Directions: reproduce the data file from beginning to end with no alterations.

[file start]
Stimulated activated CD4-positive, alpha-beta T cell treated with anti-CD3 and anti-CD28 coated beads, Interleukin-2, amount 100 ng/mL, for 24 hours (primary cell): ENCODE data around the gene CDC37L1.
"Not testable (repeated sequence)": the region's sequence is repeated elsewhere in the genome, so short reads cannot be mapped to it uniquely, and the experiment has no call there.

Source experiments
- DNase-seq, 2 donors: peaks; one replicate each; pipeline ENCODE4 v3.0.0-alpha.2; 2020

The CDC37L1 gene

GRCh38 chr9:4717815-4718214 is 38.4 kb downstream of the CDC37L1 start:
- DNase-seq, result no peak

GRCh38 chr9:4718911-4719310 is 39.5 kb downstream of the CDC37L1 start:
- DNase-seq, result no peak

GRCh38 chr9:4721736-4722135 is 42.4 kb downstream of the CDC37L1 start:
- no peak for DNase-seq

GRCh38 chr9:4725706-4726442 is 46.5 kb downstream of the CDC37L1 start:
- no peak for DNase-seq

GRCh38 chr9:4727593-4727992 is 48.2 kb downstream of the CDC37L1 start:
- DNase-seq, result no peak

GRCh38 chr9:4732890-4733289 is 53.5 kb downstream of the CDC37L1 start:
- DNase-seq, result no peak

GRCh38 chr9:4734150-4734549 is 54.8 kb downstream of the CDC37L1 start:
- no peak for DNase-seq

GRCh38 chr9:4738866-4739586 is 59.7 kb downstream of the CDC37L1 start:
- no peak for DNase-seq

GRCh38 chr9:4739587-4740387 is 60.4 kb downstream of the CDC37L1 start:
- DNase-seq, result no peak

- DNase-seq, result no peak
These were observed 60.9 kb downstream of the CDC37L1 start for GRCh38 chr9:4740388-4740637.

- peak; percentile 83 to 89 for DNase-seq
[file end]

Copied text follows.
Stimulated activated CD4-positive, alpha-beta T cell treated with anti-CD3 and anti-CD28 coated beads, Interleukin-2, amount 100 ng/mL, for 24 hours (primary cell): ENCODE data around the gene CDC37L1.
"Not testable (repeated sequence)": the region's sequence is repeated elsewhere in the genome, so short reads cannot be mapped to it uniquely, and the experiment has no call there.

Source experiments
- DNase-seq, 2 donors: peaks; one replicate each; pipeline ENCODE4 v3.0.0-alpha.2; 2020

The CDC37L1 gene

GRCh38 chr9:4717815-4718214 is 38.4 kb downstream of the CDC37L1 start:
- DNase-seq, result no peak

GRCh38 chr9:4718911-4719310 is 39.5 kb downstream of the CDC37L1 start:
- DNase-seq, result no peak

GRCh38 chr9:4721736-4722135 is 42.4 kb downstream of the CDC37L1 start:
- no peak for DNase-seq

GRCh38 chr9:4725706-4726442 is 46.5 kb downstream of the CDC37L1 start:
- no peak for DNase-seq

GRCh38 chr9:4727593-4727992 is 48.2 kb downstream of the CDC37L1 start:
- DNase-seq, result no peak

GRCh38 chr9:4732890-4733289 is 53.5 kb downstream of the CDC37L1 start:
- DNase-seq, result no peak

GRCh38 chr9:4734150-4734549 is 54.8 kb downstream of the CDC37L1 start:
- no peak for DNase-seq

GRCh38 chr9:4738866-4739586 is 59.7 kb downstream of the CDC37L1 start:
- no peak for DNase-seq

GRCh38 chr9:4739587-4740387 is 60.4 kb downstream of the CDC37L1 start:
- DNase-seq, result no peak

- DNase-seq, result no peak
These were observed 60.9 kb downstream of the CDC37L1 start for GRCh38 chr9:4740388-4740637.

- peak; percentile 83 to 89 for DNase-seq